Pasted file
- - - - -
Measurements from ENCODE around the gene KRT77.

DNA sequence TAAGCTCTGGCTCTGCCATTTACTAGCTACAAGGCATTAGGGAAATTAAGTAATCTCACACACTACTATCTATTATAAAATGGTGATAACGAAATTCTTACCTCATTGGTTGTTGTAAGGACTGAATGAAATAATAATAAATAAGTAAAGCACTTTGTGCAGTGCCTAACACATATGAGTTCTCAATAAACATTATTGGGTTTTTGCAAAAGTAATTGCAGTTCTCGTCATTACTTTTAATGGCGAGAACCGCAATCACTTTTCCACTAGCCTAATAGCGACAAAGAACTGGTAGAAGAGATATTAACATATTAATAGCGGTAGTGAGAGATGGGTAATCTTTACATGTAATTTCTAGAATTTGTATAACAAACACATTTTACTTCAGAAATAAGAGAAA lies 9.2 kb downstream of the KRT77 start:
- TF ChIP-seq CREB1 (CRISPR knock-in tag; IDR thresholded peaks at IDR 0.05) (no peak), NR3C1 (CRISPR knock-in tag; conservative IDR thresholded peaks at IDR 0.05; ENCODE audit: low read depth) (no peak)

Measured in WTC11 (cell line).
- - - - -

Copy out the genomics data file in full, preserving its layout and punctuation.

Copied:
Measurements from ENCODE around the gene KRT77.

DNA sequence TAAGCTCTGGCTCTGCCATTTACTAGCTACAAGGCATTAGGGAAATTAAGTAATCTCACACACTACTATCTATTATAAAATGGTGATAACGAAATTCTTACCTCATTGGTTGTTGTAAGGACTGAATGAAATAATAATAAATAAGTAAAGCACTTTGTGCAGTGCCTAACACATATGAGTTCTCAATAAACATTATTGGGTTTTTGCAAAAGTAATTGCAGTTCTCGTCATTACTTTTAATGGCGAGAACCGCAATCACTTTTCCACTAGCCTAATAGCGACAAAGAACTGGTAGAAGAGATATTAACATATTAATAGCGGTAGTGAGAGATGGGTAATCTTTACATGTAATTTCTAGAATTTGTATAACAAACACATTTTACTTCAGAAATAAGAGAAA lies 9.2 kb downstream of the KRT77 start:
- TF ChIP-seq CREB1 (CRISPR knock-in tag; IDR thresholded peaks at IDR 0.05) (no peak), NR3C1 (CRISPR knock-in tag; conservative IDR thresholded peaks at IDR 0.05; ENCODE audit: low read depth) (no peak)

Measured in WTC11 (cell line).